## delayed acceptance with prefetching

**I**n a somewhat desperate rush (started upon my return from Iceland and terminated on my return from Edinburgh), Marco Banterle, Clara Grazian and I managed to complete and submit our paper by last Friday evening… It is now arXived as well. The full title of the paper is *Accelerating Metropolis-Hastings algorithms: Delayed acceptance with prefetching* and the idea behind the generic acceleration is (a) to divide the acceptance step into parts, towards a major reduction in computing time that outranks the corresponding reduction in acceptance probability and (b) to exploit this division to build a dynamic prefetching algorithm. The division is to break the *prior x likelihood* target into a product such that some terms are much cheaper than others. Or equivalently to represent the acceptance-rejection ratio in the Metropolis-Hastings algorithm as

again with significant differences in the computing cost of those terms. Indeed, this division can be exploited by checking for each term sequentially, in the sense that the overall acceptance probability

is associated with the right (posterior) target! This lemma can be directly checked via the detailed balance condition, but it is also a consequence of a 2005 paper by Andrès Christen and Colin Fox on using approximate transition densities (with the same idea of gaining time: in case of an early rejection, the exact target needs not be computed). While the purpose of the recent [commented] paper by Doucet et al. is fundamentally orthogonal to ours, a special case of this decomposition of the acceptance step in the Metropolis–Hastings algorithm can be found therein. The division of the likelihood into parts also allows for a precomputation of the target solely based on a subsample, hence gaining time and allowing for a natural prefetching version, following recent developments in this direction. (Discussed on the ‘Og.) We study the novel method within two realistic environments, the first one made of logistic regression targets using benchmarks found in the earlier prefetching literature and a second one handling an original analysis of a parametric mixture model via genuine Jeffreys priors.* [As I made preliminary notes along those weeks using the ‘Og as a notebook, several posts on the coming days will elaborate on the above.]*

June 12, 2014 at 7:09 pm

Dear Prof. Xi’an,

A couple years back, I had a similar idea to that in the new paper. It is based on the same decomposition. using your notation:

If you let R_k = Prod_(i=1:k) {rho_i}, then acceptance rate= min{1,R_1,R_2,…R_d}, will also satisfy detailed balance. The caveat is that at the proposal stage, for any proposed ordering of the factors (rho_1,rho_2,…rho_d), the reverse ordering (rho_d,…rho_2,rho_1) must be chosen with equal probability. Note the difference here, is that you draw *one* univariate u, and reject the first time R_k < u. (Detailed balance is not too tough to prove)

The goal for my old idea is obviously different than in you and your co-author's paper. In my idea, choosing a clever ordering for the factors is harder or less fruitful because you must use the reverse ordering just as frequently. But it should be more optimal in the sense of (acceptance probability)/(number of factors needing to be computed).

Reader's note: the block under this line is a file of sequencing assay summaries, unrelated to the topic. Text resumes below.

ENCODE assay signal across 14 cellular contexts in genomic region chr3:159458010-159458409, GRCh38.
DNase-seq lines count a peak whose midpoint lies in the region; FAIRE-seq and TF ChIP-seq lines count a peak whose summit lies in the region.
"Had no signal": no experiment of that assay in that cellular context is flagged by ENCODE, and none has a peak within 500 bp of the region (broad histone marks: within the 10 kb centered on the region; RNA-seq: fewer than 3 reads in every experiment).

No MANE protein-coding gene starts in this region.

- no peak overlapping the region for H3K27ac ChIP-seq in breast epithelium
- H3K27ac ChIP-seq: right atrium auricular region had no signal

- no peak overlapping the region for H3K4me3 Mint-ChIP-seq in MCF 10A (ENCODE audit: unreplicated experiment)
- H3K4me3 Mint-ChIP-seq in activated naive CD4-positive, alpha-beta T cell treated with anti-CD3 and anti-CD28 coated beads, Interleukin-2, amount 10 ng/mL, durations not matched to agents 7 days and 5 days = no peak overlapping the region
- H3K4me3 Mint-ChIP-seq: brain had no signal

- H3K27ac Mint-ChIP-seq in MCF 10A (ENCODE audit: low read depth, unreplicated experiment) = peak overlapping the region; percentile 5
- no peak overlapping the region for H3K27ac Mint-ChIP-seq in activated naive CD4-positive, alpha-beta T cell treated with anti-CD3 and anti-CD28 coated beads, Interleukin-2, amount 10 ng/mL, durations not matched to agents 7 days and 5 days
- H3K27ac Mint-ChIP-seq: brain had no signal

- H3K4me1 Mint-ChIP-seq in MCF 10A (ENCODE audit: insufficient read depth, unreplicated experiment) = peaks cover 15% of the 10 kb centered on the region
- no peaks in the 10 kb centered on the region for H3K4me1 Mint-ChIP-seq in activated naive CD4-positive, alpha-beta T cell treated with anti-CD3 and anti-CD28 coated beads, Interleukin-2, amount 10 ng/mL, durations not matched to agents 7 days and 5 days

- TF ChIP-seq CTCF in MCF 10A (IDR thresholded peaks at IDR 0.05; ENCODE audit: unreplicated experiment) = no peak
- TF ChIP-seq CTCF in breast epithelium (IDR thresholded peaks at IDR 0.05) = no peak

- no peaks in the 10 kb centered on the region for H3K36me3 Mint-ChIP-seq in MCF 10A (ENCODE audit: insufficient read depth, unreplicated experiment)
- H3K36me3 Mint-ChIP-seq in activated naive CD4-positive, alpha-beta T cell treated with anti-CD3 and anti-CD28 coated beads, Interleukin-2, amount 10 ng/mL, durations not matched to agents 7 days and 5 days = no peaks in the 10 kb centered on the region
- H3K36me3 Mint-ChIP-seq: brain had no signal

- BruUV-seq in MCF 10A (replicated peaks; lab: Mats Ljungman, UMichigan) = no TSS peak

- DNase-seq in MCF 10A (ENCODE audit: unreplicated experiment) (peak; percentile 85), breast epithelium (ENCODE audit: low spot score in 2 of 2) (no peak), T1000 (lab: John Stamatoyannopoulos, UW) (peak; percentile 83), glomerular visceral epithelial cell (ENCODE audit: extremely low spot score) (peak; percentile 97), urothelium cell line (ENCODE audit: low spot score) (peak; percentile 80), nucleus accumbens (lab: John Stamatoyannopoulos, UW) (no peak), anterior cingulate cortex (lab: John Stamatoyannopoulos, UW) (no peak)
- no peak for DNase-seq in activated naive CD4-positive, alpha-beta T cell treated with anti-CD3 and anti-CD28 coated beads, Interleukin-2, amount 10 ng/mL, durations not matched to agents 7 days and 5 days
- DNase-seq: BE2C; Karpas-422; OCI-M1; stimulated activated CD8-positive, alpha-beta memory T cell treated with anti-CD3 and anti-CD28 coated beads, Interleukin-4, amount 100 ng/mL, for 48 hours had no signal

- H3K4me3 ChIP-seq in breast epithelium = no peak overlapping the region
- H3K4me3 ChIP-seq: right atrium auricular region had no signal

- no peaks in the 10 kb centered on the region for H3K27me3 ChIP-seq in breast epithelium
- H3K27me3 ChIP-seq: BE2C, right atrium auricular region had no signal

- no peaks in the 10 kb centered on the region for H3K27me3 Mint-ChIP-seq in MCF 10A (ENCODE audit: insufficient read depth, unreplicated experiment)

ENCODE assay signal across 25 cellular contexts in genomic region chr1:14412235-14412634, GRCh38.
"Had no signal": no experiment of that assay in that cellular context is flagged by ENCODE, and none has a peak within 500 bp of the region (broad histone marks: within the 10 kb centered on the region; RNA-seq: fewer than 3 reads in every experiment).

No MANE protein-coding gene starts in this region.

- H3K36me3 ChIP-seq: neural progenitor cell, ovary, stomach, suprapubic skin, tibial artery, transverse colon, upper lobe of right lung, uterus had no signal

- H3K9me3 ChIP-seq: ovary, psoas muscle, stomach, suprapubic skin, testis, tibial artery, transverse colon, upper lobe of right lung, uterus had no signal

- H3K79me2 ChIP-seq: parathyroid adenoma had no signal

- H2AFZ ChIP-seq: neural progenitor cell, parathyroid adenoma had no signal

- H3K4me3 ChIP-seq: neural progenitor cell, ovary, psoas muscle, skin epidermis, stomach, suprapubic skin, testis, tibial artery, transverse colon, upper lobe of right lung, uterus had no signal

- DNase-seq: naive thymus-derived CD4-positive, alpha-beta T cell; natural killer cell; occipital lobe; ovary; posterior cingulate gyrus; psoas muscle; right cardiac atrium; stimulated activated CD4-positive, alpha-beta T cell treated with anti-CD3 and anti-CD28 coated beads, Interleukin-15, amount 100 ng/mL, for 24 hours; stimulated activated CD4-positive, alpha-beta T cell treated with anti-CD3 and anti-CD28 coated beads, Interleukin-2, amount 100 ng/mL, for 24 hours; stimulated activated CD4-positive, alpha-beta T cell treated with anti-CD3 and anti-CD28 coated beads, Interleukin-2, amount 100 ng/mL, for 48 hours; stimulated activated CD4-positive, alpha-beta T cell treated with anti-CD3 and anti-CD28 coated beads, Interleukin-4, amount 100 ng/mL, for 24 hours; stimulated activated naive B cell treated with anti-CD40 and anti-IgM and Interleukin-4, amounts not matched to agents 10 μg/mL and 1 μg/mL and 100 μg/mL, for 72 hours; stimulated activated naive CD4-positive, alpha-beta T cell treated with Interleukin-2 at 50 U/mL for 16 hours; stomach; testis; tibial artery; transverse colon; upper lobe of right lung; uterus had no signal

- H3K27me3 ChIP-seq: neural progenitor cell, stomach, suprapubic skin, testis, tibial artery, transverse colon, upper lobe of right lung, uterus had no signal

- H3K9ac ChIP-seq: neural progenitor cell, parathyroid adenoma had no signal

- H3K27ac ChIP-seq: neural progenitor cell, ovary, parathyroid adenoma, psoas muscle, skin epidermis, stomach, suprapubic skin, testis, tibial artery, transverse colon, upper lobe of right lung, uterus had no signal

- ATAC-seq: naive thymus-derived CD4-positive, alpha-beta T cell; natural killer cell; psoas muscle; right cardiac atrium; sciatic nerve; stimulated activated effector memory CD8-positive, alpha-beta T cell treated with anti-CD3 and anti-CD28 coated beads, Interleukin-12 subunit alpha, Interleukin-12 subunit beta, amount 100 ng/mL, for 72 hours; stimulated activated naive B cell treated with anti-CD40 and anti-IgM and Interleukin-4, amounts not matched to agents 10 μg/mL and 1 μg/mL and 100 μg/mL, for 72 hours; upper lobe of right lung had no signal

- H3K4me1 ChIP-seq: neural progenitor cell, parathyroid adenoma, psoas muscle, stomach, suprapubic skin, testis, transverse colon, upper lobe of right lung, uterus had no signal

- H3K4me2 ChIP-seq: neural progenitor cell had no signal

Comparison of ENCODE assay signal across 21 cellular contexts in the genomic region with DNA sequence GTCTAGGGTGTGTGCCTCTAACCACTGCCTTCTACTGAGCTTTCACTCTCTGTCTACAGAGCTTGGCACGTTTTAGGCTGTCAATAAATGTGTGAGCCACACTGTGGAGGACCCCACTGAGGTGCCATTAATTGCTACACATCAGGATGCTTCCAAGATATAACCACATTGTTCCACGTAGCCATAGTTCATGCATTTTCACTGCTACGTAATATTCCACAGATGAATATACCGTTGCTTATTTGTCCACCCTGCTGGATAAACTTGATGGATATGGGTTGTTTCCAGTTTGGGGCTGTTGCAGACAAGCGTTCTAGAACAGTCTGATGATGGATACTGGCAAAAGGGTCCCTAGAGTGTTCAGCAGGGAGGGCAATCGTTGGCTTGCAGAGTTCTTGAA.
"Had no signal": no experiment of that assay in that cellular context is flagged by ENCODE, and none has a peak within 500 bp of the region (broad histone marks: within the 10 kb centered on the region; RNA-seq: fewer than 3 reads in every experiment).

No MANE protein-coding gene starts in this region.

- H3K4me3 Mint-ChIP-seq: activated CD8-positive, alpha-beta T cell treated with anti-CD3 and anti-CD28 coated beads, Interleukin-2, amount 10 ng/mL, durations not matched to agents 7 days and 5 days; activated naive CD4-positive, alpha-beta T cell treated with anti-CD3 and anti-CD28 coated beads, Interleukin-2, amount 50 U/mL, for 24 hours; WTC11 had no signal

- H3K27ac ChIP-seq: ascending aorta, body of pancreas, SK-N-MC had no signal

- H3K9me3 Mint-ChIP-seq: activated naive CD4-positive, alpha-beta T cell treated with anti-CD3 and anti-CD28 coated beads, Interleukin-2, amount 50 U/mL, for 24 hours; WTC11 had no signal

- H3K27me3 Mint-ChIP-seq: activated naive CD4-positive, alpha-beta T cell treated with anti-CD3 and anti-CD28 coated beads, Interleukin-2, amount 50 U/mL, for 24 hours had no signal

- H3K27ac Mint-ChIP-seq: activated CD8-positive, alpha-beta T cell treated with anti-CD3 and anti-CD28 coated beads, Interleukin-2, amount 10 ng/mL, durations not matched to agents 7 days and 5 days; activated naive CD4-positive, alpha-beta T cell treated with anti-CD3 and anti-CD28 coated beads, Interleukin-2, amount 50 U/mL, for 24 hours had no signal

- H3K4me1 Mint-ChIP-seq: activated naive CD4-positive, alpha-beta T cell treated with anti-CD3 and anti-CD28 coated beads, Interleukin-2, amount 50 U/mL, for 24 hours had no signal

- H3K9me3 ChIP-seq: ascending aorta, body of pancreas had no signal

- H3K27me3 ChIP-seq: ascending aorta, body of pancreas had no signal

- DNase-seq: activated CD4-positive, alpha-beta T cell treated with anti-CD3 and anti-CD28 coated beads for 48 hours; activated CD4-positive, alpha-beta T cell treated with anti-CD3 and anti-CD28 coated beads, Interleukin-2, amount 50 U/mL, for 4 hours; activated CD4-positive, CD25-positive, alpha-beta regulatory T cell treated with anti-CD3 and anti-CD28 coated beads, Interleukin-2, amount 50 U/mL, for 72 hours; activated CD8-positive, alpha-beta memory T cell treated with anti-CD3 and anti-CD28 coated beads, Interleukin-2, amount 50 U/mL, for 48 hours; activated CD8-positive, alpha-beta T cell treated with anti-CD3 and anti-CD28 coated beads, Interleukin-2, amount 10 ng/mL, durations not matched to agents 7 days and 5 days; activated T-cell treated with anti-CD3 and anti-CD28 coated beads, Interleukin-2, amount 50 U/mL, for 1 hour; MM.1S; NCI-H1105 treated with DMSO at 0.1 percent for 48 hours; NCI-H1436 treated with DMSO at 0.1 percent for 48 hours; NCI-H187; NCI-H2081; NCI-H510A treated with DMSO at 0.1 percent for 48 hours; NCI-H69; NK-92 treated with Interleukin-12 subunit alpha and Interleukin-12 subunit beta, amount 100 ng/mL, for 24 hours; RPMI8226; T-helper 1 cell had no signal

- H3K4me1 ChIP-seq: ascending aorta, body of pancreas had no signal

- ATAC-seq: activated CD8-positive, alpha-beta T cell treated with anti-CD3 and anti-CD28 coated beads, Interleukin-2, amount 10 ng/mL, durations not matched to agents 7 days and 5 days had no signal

I'm not a statistician, just a lonely crank- but I'd love if you gave my idea a brief look :)

June 12, 2014 at 10:59 pm

Thank you Philp for the suggestion. I checked by simulation on my normal and binomial toy benchmarks that it worked and indeed the symmetry in the choice of the orderings seems a requirement! My crude intuition at this stage is that using a single uniform could induce a slower convergence but using the partial products and a random ordering allows for some compensation and thus potentially a larger overall probability of acceptance. For instance, here is what I get on a binomial example:

> acrat #acceptance rate with your formula:

[1] 0.47781 0.46050 0.45769 0.43785 0.43067 0.43065

> acrat #acceptance rate with our formula

[1] 0.29379 0.22479 0.19637 0.16480 0.12892 0.09349

> system.time(source(“betabin.R”)) #ours

user system elapsed

12.269 0.060 12.669

> system.time(source(“betamin.R”)) #yours

user system elapsed

12.853 0.036 13.040

I will most likely re-blog your suggestion and we will run further tests with my students. Thanks again!

June 13, 2014 at 2:00 pm

Thanks for looking- More than I could have hoped for! I think your crude intuition matches mine. To continue crudely, the mins of partial products seem to preserve more info from previously calculated factors than partial products of mins. To me it seems the major downside is the required symmetry in ordering.

Thanks again for having a look!

June 13, 2014 at 12:24 pm

Actually, I did not time things correctly, so here is the timing comparison for a Bin(100,p) example:

> system.time(source(“letamin.R”)) #yours

user system elapsed

58.131 0.052 58.848

> system.time(source(“letabin.R”)) #ours

user system elapsed

48.840 0.028 49.173

which makes a bit more sense. The overall comparison between both approaches should eventually rest on the computing cost of each individual term…

June 12, 2014 at 8:45 am

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